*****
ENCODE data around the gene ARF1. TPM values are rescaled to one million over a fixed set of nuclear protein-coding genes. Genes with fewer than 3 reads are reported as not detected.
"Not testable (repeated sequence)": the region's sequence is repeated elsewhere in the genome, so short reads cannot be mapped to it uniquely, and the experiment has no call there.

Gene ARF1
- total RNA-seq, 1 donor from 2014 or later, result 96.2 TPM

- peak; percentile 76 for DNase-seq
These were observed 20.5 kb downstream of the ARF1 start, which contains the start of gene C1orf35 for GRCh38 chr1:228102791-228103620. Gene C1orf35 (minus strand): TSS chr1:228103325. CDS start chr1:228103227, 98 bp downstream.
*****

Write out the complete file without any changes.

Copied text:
ENCODE data around the gene ARF1. TPM values are rescaled to one million over a fixed set of nuclear protein-coding genes. Genes with fewer than 3 reads are reported as not detected.
"Not testable (repeated sequence)": the region's sequence is repeated elsewhere in the genome, so short reads cannot be mapped to it uniquely, and the experiment has no call there.

Gene ARF1
- total RNA-seq, 1 donor from 2014 or later, result 96.2 TPM

- peak; percentile 76 for DNase-seq
These were observed 20.5 kb downstream of the ARF1 start, which contains the start of gene C1orf35 for GRCh38 chr1:228102791-228103620. Gene C1orf35 (minus strand): TSS chr1:228103325. CDS start chr1:228103227, 98 bp downstream.